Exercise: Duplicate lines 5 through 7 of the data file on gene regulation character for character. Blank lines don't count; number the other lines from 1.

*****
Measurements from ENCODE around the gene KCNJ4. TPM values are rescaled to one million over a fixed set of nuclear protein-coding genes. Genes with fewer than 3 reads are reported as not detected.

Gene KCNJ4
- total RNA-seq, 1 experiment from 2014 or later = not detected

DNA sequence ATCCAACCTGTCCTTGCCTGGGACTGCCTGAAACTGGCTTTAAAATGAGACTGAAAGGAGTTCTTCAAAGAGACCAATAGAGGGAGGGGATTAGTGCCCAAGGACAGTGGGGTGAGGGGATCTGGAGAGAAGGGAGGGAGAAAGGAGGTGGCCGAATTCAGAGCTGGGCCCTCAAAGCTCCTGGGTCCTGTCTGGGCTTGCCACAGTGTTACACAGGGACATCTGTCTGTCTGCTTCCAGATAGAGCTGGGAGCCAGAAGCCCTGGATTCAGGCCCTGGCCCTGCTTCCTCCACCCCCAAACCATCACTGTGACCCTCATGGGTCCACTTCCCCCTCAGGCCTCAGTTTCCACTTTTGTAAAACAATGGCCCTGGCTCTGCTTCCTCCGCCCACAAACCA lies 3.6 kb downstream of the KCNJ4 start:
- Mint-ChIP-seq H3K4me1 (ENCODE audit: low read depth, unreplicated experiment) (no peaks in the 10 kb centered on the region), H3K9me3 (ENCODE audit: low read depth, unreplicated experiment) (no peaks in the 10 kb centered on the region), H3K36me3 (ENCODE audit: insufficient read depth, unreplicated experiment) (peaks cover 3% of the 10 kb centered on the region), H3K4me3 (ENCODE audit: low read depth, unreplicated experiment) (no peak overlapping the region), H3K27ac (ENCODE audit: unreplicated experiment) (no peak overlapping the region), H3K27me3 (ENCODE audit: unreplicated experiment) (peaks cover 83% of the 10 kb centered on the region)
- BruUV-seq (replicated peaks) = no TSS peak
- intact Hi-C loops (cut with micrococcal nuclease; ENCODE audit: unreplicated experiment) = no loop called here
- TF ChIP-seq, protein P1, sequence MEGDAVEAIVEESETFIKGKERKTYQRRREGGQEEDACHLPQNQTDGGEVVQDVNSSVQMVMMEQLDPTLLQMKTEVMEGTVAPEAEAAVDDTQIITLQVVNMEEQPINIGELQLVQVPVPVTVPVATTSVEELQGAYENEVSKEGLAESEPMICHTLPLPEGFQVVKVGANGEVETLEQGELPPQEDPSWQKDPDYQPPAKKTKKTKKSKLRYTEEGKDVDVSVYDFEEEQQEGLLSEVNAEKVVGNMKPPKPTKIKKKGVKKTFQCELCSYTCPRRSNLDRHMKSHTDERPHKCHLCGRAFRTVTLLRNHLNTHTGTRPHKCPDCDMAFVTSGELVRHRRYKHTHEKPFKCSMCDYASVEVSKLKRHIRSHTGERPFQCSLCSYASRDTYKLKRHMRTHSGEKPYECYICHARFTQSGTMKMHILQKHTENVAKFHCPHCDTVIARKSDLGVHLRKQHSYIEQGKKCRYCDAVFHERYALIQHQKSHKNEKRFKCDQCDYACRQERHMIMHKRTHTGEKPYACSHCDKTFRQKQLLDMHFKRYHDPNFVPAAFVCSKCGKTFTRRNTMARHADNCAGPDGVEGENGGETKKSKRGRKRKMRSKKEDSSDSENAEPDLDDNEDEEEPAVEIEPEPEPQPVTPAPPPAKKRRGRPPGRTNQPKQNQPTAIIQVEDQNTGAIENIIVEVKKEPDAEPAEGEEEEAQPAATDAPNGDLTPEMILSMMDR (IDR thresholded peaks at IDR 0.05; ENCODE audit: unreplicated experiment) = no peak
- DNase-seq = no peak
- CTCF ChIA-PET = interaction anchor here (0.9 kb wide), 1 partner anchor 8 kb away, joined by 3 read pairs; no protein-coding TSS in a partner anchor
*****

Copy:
- Mint-ChIP-seq H3K4me1 (ENCODE audit: low read depth, unreplicated experiment) (no peaks in the 10 kb centered on the region), H3K9me3 (ENCODE audit: low read depth, unreplicated experiment) (no peaks in the 10 kb centered on the region), H3K36me3 (ENCODE audit: insufficient read depth, unreplicated experiment) (peaks cover 3% of the 10 kb centered on the region), H3K4me3 (ENCODE audit: low read depth, unreplicated experiment) (no peak overlapping the region), H3K27ac (ENCODE audit: unreplicated experiment) (no peak overlapping the region), H3K27me3 (ENCODE audit: unreplicated experiment) (peaks cover 83% of the 10 kb centered on the region)
- BruUV-seq (replicated peaks) = no TSS peak
- intact Hi-C loops (cut with micrococcal nuclease; ENCODE audit: unreplicated experiment) = no loop called here